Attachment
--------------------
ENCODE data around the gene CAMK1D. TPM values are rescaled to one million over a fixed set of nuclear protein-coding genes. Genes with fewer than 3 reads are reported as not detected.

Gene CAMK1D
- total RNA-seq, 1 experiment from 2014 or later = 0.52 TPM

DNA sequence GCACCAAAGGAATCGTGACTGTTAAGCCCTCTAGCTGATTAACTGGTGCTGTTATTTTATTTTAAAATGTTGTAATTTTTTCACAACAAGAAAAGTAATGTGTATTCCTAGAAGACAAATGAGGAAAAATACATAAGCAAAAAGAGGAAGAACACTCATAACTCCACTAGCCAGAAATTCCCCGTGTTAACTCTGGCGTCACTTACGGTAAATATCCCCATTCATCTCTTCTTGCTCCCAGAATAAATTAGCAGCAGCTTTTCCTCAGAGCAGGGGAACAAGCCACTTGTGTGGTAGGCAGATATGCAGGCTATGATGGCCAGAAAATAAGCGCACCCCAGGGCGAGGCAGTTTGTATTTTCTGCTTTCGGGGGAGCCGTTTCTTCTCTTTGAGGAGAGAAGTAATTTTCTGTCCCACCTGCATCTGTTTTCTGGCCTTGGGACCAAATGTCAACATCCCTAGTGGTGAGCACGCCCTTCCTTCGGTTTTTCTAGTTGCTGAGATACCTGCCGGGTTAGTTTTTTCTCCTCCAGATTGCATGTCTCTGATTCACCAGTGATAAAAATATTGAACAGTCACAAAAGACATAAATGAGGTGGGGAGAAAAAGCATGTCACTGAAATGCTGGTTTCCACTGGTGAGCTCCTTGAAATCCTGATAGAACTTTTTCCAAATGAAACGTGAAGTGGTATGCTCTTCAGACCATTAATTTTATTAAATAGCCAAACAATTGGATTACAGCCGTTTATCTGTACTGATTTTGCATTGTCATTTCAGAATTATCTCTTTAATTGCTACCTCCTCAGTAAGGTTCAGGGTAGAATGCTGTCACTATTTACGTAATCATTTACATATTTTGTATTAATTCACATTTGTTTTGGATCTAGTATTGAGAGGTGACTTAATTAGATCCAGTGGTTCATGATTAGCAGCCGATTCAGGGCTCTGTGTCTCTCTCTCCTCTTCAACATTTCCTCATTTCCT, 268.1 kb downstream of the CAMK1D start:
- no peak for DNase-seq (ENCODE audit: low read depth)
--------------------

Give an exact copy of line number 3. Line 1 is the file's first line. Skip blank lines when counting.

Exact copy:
- total RNA-seq, 1 experiment from 2014 or later = 0.52 TPM